• Brenton LeMesurier: Nonlinear wave phenomena and scientific computing
    My main research area is self-attractive nonlinear interactions in wave propagation, such as arises with self-focusing of lasers, electromagnetic waves in super-heated ionized gasses (plasmas), vibrations in molecules and thin molecular films, and in dense collections of atoms at extremely low temperatures (Bose-Einstein condensates). Most recently, I have been interested in energetic pulses traveling along protein molecules. This subject is pursued through a mixture of (a) developing numerical simulation methods that deal with the extremely fine spatial and temporal scales that develop in these phenomena, and (b) theoretical analysis guided by observation in numerical simulations.
  • Jiexiang LiStatistics
    My research focuses on nonparametric estimation for weakly dependent random fields. In classical analysis, we assume our observations are independent and identically distributed. In reality, the assumption does not always hold. For example, the life lengths of a certain species are not independent because the species tend to live in the similar environment. Random fields are stochastic processes indexed by lattice points. Difficulties arise since lattice points in higher dimensional space cannot be linearly ordered. Bernstein Blocking argument is applied to divide the observations of interest into independent blocks and negligible blocks. I am particularly interested in the asymptotic behavior such as asymptotic distribution and convergence rate of the proposed nonparametric estimators.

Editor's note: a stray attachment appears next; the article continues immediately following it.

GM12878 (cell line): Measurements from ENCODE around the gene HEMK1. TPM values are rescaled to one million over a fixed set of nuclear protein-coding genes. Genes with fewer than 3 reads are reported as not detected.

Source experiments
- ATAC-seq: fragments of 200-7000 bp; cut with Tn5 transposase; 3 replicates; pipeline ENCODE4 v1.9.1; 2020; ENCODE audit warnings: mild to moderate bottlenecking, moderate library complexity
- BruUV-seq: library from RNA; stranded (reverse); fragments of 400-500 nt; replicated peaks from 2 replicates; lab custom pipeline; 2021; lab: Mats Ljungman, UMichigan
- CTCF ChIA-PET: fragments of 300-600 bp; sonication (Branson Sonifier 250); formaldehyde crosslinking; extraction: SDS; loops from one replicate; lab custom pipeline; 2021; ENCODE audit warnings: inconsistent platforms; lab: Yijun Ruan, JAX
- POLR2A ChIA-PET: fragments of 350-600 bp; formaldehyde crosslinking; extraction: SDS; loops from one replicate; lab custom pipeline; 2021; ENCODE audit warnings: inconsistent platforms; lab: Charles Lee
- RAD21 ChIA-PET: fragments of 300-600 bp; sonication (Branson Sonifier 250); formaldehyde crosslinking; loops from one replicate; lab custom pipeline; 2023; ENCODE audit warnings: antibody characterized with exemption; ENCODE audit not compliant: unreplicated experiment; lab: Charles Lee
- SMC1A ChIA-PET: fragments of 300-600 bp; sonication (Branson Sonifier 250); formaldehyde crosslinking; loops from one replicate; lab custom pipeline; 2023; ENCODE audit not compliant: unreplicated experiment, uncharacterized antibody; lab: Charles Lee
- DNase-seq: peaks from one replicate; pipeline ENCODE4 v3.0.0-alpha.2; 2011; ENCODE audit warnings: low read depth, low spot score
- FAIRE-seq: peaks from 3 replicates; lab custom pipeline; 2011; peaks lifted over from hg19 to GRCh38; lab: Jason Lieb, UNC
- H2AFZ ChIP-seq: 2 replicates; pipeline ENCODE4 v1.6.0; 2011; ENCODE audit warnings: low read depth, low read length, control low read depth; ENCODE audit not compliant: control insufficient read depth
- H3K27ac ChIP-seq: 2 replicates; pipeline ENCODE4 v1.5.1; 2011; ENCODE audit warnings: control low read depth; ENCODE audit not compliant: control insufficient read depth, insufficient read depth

• Dinesh Sarvate: Combinatorics
    Combinatorics or Discrete mathematics is a branch of mathematics which many bright students who like problem solving may appreciate. My particular area of interest is the construction of block designs and related structures, for example, balanced incomplete block designs, group divisible designs, balanced (part) ternary designs, and Bhaskar Rao designs, but I would like to think that I can work in other branches like Graph Theory, Coding Theory and Database Security if some one would like me to. I like to work with students for their undergraduate research experience if they are ready to spend time on the assigned problem and are ready to meet me almost everyday. Other than pursuing above research interests, I would like to obtain or at least understand the future solution of a conjecture in combinatorics by Peter Frankl. The conjecture is called the Union-Closed Sets Conjecture. It has been considered by Peter Winkler as one of the most embarrassing gaps in combinatorial knowledge.